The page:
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### Shortest Triangle Side

```Date: 08/10/2002 at 14:53:46
From: Amanda
Subject: SAT math question - geometry related

A triangle has a base of length 13, and the other two sides are equal
in length. If the lengths of the sides are integers, what is the
shortest possible length of a side?

The answer key says the answer is 7. I know that the triangle would be
isosceles and I tried working it out as a 45 45 90 and by drawing an
imaginary line that is perpendicular to the base and using the
Pythagorean theorem, but neither way came out to 7.

Help! Thank you.
```

```
Date: 08/10/2002 at 16:54:33
From: Doctor Paul
Subject: Re: SAT math question - geometry related

You have no basis to assume that this triangle will be a 45-45-90
right triangle.  Doesn't it seem conceivable that the angle opposite
the side of length 13 could be greater than 90 degrees?

This problem actually has nothing to do with the Pythagorean theorem.
The concept is much simpler than that. And this is what makes it a
hard problem. I think so much of what students see in Geometry-related
questions on the SAT has to do with applications of the Pythagorean
theorem that they've been conditioned to immediately think of the
Pythagorean theorem when they see a triangle on the SAT.

Admittedly, this was my first thought as well. So evidently, we've
been conditioned the same way.  :-)

But it's not the right way to approach the problem. It didn't take me
long to realize that there was no reason to assume that this triangle
contained a right angle. So there must be another way to approach this
problem.

I reread the problem and then I saw immmediately what they were
getting at. The fact that you gave me the answer definitely helped.

The problem says:

If the lengths of the sides are integers, what is the shortest
possible length of a side?

Well, the first thing that occurred to me is that we know that the
triangle could always be equilateral. So the triangle could have sides
of length 13, 13, and 13. Since the SAT is a multiple-choice test,
this immediately allows us to eliminate any answers greater than 13.
You didn't tell me what the possible choices were, but I wouldn't be
surprised if at least one of them was greater than 13. So even if you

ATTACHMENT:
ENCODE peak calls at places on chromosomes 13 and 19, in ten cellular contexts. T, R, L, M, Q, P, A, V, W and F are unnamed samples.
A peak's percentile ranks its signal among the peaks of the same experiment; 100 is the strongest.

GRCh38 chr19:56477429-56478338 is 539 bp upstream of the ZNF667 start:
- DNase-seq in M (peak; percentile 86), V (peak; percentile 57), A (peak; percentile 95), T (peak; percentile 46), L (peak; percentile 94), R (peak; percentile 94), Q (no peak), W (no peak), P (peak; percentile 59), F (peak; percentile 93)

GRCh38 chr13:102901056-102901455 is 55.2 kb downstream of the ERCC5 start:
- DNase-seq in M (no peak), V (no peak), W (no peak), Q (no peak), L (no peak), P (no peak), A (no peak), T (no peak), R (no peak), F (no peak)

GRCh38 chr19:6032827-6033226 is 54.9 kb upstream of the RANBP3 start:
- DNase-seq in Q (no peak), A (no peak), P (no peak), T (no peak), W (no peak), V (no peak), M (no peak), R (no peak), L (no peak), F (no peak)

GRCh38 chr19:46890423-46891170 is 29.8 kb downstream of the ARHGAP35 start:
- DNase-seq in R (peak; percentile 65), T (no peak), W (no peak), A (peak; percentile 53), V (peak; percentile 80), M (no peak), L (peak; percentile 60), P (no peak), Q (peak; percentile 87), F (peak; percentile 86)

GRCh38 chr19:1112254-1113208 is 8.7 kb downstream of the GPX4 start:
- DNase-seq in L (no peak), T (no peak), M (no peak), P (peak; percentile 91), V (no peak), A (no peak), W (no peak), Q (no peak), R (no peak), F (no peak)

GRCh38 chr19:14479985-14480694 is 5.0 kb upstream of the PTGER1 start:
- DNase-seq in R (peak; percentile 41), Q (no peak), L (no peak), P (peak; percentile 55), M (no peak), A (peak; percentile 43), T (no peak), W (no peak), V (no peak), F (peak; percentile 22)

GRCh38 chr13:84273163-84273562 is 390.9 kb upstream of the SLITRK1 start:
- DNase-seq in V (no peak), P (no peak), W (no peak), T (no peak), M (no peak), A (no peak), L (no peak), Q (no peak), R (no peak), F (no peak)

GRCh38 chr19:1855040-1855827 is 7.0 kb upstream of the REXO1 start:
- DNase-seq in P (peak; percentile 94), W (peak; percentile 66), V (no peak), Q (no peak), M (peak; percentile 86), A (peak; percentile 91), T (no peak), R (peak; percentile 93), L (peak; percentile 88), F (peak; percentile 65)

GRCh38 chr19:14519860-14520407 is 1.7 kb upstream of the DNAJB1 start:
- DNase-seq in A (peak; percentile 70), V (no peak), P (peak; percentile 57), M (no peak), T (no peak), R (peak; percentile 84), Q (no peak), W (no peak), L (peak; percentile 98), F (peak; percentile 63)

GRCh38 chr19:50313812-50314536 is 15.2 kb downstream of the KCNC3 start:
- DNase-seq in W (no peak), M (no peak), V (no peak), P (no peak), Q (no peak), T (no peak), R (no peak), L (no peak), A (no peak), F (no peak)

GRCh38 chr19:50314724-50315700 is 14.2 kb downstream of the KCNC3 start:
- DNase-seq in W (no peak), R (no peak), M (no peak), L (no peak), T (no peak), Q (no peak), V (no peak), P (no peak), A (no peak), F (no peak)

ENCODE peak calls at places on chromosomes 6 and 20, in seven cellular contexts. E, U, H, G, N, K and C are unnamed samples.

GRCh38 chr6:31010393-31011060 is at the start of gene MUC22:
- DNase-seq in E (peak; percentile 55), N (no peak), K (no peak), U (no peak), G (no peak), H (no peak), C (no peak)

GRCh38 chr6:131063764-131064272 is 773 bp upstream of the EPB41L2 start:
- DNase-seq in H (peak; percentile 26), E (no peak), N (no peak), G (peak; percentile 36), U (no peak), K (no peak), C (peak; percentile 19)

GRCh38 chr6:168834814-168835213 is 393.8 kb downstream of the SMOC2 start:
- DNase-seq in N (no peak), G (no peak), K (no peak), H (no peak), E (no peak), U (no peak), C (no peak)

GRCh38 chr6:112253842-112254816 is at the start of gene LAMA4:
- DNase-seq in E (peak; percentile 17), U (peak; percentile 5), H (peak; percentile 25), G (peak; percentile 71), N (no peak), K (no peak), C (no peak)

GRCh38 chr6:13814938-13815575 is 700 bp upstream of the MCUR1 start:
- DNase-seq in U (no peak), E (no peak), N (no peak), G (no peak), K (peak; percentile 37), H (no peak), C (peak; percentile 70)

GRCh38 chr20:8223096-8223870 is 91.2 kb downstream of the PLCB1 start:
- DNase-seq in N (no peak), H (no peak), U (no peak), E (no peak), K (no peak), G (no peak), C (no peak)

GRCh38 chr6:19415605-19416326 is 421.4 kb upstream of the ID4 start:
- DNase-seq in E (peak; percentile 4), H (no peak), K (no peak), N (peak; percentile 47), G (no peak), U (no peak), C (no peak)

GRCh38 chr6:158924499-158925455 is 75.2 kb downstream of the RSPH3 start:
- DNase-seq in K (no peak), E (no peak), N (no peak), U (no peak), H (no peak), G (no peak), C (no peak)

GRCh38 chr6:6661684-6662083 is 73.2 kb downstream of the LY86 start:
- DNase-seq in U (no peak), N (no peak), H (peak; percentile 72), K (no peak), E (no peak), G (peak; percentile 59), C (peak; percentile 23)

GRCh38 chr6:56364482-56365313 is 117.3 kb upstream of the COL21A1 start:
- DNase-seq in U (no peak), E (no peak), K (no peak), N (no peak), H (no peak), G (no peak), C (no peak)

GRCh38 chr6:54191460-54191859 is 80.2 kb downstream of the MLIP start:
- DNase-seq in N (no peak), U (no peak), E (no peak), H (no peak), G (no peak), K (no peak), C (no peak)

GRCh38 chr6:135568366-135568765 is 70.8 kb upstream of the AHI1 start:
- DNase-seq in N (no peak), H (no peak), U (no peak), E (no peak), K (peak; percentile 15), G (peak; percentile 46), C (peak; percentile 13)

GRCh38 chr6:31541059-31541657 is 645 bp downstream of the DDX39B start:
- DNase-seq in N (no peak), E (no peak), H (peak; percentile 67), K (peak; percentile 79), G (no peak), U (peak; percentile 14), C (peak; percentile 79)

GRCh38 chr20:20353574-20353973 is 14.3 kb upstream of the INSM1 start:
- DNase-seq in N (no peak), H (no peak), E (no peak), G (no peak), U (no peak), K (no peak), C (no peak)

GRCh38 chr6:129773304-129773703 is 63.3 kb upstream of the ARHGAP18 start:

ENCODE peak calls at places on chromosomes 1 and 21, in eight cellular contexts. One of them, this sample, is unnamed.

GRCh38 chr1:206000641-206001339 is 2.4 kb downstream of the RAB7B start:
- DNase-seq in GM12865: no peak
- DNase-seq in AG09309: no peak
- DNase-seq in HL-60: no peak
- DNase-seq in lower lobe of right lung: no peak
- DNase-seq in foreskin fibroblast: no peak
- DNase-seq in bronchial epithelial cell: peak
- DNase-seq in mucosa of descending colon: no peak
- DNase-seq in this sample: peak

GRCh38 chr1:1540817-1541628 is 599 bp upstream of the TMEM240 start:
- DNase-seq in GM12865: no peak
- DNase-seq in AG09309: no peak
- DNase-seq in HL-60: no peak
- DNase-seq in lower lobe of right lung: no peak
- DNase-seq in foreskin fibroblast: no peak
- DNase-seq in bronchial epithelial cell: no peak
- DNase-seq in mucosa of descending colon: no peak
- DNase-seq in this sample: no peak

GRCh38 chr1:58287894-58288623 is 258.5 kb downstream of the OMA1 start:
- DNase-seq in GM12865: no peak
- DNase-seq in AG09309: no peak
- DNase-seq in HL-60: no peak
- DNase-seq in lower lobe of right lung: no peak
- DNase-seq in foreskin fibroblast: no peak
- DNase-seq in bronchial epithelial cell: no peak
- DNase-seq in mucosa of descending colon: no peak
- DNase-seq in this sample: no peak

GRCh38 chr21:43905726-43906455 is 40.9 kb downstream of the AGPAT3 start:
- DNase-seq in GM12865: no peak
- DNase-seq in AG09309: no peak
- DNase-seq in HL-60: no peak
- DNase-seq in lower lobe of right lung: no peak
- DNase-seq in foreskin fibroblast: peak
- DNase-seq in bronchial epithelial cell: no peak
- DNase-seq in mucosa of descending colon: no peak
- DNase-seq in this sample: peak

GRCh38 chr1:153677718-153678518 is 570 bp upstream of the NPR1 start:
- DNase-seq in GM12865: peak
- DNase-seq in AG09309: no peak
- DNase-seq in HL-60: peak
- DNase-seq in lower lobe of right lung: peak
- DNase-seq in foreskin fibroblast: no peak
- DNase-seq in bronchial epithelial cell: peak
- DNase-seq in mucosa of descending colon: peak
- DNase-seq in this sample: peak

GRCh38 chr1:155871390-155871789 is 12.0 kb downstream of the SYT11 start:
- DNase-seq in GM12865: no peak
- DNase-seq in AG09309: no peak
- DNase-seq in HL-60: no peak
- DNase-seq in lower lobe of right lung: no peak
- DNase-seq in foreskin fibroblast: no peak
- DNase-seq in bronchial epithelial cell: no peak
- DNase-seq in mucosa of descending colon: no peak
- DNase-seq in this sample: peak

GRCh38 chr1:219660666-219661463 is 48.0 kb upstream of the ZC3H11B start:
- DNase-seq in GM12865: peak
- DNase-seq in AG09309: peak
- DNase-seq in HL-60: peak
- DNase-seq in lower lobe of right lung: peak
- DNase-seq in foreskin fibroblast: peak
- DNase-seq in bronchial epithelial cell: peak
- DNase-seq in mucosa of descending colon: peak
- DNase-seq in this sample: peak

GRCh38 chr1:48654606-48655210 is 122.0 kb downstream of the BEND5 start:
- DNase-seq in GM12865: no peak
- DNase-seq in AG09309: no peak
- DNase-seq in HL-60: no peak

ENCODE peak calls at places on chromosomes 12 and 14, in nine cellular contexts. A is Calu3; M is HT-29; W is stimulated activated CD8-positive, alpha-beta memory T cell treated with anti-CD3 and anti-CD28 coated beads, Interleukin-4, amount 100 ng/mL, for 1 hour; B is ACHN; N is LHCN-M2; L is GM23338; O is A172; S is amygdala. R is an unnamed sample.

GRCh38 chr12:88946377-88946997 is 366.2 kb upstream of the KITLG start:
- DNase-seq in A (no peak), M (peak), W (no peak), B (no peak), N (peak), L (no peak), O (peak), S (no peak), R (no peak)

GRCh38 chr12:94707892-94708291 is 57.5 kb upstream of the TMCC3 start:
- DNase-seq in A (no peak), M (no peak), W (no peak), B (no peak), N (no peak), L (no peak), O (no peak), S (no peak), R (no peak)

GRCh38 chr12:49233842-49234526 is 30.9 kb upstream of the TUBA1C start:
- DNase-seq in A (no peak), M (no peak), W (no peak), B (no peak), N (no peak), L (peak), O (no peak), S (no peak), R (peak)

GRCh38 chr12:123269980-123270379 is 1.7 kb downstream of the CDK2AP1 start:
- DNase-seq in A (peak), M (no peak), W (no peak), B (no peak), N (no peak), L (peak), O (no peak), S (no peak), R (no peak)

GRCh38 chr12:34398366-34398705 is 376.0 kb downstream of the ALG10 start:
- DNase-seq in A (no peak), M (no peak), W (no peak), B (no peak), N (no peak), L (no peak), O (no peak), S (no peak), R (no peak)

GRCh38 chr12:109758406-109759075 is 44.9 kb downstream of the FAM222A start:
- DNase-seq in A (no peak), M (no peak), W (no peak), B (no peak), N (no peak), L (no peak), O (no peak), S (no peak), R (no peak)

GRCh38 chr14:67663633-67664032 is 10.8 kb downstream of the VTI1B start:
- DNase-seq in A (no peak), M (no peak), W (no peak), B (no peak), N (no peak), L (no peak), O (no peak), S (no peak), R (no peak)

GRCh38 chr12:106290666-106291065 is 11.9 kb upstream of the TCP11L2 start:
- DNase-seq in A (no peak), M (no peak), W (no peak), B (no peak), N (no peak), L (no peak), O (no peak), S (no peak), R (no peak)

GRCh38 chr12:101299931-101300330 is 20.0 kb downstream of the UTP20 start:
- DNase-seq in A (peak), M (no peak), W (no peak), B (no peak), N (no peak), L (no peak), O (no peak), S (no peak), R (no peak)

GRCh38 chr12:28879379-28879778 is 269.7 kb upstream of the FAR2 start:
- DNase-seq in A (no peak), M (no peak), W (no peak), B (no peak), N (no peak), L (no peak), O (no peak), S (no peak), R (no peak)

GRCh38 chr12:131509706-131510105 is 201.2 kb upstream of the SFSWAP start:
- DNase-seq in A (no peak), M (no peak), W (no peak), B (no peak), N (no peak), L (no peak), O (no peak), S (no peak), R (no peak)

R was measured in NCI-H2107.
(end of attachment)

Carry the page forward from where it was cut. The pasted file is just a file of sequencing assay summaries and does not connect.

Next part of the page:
knew nothing about what I'm going to write below, you'd be able to
eliminate some incorrect answers and you could guess from there.

Now we need to decide whether something smaller than 13 will do. The
answer is of course in the affirmative. And seeing this requires that
we become familiar with the so-called Triangle Inequality Theorem.

The Triangle Inequality Theorem says:

The sum of the lengths of any two sides of a triangle must be greater
than the length of the third side.

Perhaps the words are a bit confusing, but the concept is really quite
obvious - if the third side had length 100 and the first two sides had
lengths 10 and 15, I think you'd quickly come to the conclusion that
these three lengths could not form a triangle. No matter how you
tried, you'd never be able to "close" the third side because the first
two sides just aren't long enough.

That's what they're getting at here.

The sum of the two congruent sides must be greater than 13. Since we
know that the side lengths must be integers, that means that the sides
must have lengths at least seven since 7 + 7 = 14 which, is greater
than 13. Clearly, sides of length six (or shorter than six) will not
do:

6 + 6 = 12 which is less than 13.

some more.

- Doctor Paul, The Math Forum
http://mathforum.org/dr.math/
```

```
Date: 08/11/2002 at 14:44:12
From: Amanda
Subject: Thank you (SAT math question - geometry related)

Doctor Paul -

Thank you for your help! I knew it was something easier than it
seemed. That is not one of the obvious theorems that show up on the
SAT, so that's why it had me stumped.

Thanks!
```
Associated Topics:
High School Triangles and Other Polygons

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